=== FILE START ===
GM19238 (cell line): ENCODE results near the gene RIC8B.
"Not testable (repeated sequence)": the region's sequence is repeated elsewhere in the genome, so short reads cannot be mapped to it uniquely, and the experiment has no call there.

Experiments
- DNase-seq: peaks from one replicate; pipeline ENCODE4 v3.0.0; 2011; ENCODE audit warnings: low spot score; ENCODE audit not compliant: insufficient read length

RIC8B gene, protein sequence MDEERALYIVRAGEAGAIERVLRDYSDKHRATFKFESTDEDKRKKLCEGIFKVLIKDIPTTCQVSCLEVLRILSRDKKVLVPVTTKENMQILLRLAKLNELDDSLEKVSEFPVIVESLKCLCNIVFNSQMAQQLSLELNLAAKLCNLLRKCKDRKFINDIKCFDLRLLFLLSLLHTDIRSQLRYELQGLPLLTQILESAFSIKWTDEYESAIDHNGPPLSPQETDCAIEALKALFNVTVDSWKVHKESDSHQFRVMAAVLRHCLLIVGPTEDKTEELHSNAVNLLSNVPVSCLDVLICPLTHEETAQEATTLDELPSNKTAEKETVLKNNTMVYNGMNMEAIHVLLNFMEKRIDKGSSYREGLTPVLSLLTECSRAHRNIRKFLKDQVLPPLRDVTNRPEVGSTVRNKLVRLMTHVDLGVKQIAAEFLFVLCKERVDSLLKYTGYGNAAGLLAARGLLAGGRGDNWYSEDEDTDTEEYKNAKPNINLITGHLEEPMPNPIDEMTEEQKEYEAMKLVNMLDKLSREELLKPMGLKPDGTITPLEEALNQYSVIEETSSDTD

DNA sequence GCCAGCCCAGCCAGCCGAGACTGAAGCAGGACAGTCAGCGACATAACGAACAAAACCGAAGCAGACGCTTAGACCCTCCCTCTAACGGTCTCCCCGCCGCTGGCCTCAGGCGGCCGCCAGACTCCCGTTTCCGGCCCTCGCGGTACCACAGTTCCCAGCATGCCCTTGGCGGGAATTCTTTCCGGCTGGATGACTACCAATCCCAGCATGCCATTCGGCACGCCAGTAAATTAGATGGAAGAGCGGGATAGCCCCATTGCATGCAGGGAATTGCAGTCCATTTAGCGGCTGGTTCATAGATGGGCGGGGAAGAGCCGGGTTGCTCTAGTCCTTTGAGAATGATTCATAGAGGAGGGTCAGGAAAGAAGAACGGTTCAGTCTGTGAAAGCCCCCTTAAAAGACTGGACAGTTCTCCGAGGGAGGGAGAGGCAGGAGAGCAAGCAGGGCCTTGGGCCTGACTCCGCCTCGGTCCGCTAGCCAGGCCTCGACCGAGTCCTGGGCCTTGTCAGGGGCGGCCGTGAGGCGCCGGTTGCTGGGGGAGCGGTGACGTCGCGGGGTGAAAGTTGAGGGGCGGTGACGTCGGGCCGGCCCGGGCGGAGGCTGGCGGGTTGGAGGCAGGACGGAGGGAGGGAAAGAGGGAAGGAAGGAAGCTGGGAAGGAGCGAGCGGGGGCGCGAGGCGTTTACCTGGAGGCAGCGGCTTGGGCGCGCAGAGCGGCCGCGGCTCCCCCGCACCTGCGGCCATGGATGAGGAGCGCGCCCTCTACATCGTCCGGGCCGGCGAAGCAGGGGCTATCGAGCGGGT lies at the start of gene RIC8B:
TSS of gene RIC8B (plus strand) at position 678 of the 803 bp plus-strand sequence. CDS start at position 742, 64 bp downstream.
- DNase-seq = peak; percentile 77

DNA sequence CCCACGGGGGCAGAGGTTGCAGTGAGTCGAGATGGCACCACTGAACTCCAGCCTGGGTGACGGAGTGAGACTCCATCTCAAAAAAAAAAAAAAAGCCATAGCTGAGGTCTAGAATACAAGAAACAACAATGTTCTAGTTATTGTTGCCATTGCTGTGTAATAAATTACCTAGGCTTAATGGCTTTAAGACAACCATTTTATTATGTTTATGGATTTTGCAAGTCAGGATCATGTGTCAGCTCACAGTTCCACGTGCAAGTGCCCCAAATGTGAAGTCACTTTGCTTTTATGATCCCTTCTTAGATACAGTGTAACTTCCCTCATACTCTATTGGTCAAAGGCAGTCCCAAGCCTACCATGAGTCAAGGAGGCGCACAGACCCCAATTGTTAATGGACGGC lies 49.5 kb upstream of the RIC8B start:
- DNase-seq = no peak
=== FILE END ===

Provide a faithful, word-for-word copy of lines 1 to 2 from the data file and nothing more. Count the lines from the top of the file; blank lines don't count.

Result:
GM19238 (cell line): ENCODE results near the gene RIC8B.
"Not testable (repeated sequence)": the region's sequence is repeated elsewhere in the genome, so short reads cannot be mapped to it uniquely, and the experiment has no call there.